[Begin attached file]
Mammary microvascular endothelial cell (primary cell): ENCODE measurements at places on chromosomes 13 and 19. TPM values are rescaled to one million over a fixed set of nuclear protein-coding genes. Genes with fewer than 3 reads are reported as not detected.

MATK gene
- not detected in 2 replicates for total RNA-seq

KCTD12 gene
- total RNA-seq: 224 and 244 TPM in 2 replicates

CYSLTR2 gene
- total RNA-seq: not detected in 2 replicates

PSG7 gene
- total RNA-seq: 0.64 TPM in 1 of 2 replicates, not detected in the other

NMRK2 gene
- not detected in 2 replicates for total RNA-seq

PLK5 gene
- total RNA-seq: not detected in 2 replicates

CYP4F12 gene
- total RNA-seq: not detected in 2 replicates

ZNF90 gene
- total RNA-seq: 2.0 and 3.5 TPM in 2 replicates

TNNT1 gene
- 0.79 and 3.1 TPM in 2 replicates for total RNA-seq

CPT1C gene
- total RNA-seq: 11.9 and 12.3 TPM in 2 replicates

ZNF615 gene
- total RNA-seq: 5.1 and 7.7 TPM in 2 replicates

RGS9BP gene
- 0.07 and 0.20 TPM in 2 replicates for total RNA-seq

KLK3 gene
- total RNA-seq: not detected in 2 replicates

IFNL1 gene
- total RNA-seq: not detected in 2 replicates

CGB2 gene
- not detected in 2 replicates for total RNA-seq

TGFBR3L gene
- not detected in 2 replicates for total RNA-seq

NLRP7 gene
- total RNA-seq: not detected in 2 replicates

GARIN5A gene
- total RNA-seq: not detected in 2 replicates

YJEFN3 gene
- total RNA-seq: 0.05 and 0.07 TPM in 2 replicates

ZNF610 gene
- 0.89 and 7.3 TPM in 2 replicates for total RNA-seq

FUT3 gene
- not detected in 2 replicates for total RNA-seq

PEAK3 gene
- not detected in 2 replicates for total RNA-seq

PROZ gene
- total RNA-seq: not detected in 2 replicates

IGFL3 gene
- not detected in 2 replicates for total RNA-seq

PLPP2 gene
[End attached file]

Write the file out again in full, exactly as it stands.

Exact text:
Mammary microvascular endothelial cell (primary cell): ENCODE measurements at places on chromosomes 13 and 19. TPM values are rescaled to one million over a fixed set of nuclear protein-coding genes. Genes with fewer than 3 reads are reported as not detected.

MATK gene
- not detected in 2 replicates for total RNA-seq

KCTD12 gene
- total RNA-seq: 224 and 244 TPM in 2 replicates

CYSLTR2 gene
- total RNA-seq: not detected in 2 replicates

PSG7 gene
- total RNA-seq: 0.64 TPM in 1 of 2 replicates, not detected in the other

NMRK2 gene
- not detected in 2 replicates for total RNA-seq

PLK5 gene
- total RNA-seq: not detected in 2 replicates

CYP4F12 gene
- total RNA-seq: not detected in 2 replicates

ZNF90 gene
- total RNA-seq: 2.0 and 3.5 TPM in 2 replicates

TNNT1 gene
- 0.79 and 3.1 TPM in 2 replicates for total RNA-seq

CPT1C gene
- total RNA-seq: 11.9 and 12.3 TPM in 2 replicates

ZNF615 gene
- total RNA-seq: 5.1 and 7.7 TPM in 2 replicates

RGS9BP gene
- 0.07 and 0.20 TPM in 2 replicates for total RNA-seq

KLK3 gene
- total RNA-seq: not detected in 2 replicates

IFNL1 gene
- total RNA-seq: not detected in 2 replicates

CGB2 gene
- not detected in 2 replicates for total RNA-seq

TGFBR3L gene
- not detected in 2 replicates for total RNA-seq

NLRP7 gene
- total RNA-seq: not detected in 2 replicates

GARIN5A gene
- total RNA-seq: not detected in 2 replicates

YJEFN3 gene
- total RNA-seq: 0.05 and 0.07 TPM in 2 replicates

ZNF610 gene
- 0.89 and 7.3 TPM in 2 replicates for total RNA-seq

FUT3 gene
- not detected in 2 replicates for total RNA-seq

PEAK3 gene
- not detected in 2 replicates for total RNA-seq

PROZ gene
- total RNA-seq: not detected in 2 replicates

IGFL3 gene
- not detected in 2 replicates for total RNA-seq

PLPP2 gene